Scotland returned from the Far East with a 2-0 series win, but did Vern Cotter's men emerge in debit or credit? Rory Baldwin passes judgement
1. Will the real Scotland please stand up
Disappointingly, we didn’t see much of an identity from Scotland on this tour. They played with some confidence to win the first Test the previous week, but in Tokyo on Saturday they were at times awful with ball in hand.
The selection of a more attack-minded team with Henry Pyrgos as leader seemed to backfire in the humid conditions, with tiredness and a slippery ball – hopefully not a sudden manifestation of poor skills – putting paid to attempts to run a Glasgow-style offloading game.
Scotland never really looked settled in the second Test, and this time around they were facing a more determined home side who scored one of the tries of the season through Kaito Shigeno – the game’s only one.
2. Some positives
Stuart Hogg’s big boot is now a reliable pressure release valve and it’s positive to see him used as more than just a counter-attacking weapon as part of Scotland’s tactical make-up. All that extra territory is very useful.
There was a first cap for Huw Jones, who snaffled a vital turnover when Japan were attacking the Scottish line in the last quarter of the match. Scotland went on to win successive scrum penalties that propelled them up the pitch for Greig Laidlaw’s decisive penalty. We await more of Jones in a Scotland shirt in future – he may not be fifth-choice centre for long.
Worrying though was the inability of other challengers – Stuart McInally, Pyrgos, Ruaridh Jackson – to make serious claims for the starting berths come the autumn. Conditions were not ideal, but those two games are all Vern Cotter has to go on and he won’t be chalking Ross Ford, Laidlaw or Finn Russell off just yet.
3. Greig Laidlaw the saviour again
He gets a lot of stick but things were considerably gloomier for Scotland before Laidlaw came off the bench after 52 minutes. The Gloucester scrum-half added some pace and direction to Scotland’s play – they still didn’t execute very well but were at least going forward. His pinpoint goalkicking also allowed Scotland to capitalise on Japanese indiscipline – the same issue that undid them the previous week.
There was another grating spell of ‘up the jumper’ rugby at the end rather than anything resembling confidence in an ability to score tries, but Laidlaw did what he had to in order to secure the win and the series. It may not be entertaining to watch but right now Scotland win more when he is playing.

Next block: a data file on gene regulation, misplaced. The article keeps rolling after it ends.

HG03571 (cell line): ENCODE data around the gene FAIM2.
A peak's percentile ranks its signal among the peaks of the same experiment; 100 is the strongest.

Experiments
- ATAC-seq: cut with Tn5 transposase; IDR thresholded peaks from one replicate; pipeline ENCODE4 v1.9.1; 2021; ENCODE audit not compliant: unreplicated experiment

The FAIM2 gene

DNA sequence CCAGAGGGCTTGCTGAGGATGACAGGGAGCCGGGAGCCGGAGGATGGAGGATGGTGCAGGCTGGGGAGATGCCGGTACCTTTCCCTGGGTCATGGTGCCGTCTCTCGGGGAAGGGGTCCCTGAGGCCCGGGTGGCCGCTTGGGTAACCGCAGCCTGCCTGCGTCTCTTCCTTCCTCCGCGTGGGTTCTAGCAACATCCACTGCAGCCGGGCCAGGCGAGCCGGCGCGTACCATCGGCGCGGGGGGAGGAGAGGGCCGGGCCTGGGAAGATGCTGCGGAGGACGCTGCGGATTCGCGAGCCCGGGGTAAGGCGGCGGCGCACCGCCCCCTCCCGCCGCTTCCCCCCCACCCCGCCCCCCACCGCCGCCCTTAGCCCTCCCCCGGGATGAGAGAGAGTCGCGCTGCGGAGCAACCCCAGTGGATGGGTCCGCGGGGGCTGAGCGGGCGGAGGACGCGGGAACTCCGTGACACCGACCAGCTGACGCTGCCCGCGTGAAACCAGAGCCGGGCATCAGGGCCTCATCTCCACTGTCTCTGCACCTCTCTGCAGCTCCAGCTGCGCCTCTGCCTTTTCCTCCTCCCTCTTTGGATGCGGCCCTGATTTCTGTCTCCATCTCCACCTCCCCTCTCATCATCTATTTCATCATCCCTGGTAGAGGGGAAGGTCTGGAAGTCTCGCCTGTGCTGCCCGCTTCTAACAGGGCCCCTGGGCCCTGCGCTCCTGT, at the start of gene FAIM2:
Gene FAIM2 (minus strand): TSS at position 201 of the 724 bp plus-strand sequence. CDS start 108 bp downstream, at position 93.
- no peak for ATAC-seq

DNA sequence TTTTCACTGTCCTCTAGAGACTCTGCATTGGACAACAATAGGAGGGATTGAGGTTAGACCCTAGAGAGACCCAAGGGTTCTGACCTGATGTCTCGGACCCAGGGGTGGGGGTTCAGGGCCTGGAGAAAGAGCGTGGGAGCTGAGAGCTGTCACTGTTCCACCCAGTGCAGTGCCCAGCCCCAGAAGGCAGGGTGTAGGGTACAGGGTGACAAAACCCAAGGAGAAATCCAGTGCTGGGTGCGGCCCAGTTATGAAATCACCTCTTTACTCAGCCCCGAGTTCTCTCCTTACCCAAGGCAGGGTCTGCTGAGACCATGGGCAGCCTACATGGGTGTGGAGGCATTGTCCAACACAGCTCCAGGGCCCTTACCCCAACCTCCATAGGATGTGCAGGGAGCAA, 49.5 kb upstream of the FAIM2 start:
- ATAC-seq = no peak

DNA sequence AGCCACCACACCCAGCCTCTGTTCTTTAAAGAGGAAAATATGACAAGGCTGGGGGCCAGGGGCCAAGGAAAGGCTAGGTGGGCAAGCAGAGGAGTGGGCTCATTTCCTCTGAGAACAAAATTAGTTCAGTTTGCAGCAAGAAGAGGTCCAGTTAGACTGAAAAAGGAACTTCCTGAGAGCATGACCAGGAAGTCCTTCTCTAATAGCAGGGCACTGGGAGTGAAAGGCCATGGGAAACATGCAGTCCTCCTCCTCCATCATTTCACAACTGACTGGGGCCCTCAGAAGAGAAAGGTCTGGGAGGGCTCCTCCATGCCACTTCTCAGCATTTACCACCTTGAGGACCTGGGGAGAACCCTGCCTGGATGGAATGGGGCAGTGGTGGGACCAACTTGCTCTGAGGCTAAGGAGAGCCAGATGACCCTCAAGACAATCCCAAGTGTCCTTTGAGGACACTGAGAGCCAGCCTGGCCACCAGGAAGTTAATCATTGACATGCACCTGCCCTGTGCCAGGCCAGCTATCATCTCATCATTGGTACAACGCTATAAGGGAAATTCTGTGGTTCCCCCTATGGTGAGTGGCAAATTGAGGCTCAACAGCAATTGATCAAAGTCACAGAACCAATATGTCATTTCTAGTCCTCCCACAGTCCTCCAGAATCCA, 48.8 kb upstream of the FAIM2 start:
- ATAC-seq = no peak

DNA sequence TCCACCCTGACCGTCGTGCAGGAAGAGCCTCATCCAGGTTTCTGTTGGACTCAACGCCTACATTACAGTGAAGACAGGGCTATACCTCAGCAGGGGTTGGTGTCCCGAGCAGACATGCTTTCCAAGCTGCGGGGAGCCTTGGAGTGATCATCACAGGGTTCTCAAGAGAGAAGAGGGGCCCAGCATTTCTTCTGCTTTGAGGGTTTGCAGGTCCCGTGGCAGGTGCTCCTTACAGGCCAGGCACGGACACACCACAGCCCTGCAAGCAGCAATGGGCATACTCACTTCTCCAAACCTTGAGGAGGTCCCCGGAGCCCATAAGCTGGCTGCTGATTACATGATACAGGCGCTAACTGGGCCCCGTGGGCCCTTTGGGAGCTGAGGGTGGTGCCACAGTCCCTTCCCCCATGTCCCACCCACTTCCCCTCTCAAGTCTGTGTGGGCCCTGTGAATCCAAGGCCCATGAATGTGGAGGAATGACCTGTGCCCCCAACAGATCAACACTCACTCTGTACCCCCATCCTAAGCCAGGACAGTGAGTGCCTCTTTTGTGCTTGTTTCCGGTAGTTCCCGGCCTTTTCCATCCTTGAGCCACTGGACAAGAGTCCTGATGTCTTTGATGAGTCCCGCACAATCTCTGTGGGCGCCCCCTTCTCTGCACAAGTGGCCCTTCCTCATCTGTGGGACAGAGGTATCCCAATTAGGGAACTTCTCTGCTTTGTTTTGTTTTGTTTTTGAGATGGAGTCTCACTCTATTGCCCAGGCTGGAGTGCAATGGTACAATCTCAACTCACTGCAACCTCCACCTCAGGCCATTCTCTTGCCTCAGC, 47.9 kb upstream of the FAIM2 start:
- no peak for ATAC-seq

4. Conditions in 2019 will be different
Laidlaw had tape on his fingers to help grip the ball better in the sweaty conditions of the Ajinomoto Stadium. Many of his team-mates might have profited from some Velcro, or even super glue, so great was the number of handling errors.
Scotland’s Test series was played in Japan’s summer but the 2019 World Cup will be played during the cooler and less humid autumn. Scotland have learned about the culture and the travelling environment, and that is valuable experience. But as a replica of the playing environment, one can only hope things will be quite different.
Given the number of dropped balls on show over the last two Saturdays, this will probably be a good thing for the tournament as a spectacle.
5. Not a tour to set pulses racing
Yes, Scotland have won a series under difficult conditions. But compare it to Ireland, who nearly pulled off a three-Test series win against the Springboks with a number of front-line players missing, and a ‘no-backward-steps’ attitude. England had their front line available, and Eddie Jones masterminded a whitewash of Australia, again over three matches.
In contrast, Scotland won two Tests (by 26-13 and 21-16) by playing uninspired rugby and never put together anything that really looked like a performance. While Jones is working with largely the same English player group that were so insipid in the World Cup, so Cotter is deploying mostly the same Scottish guys who impressed in 2015.
They haven’t suddenly all become different players but the way they played in Japan, Scotland are not the box-office draw needed to secure a summer series against one of the big three in future, or indeed mid-table prosperity in the Six Nations.
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On this evidence they still have some way to go to get there.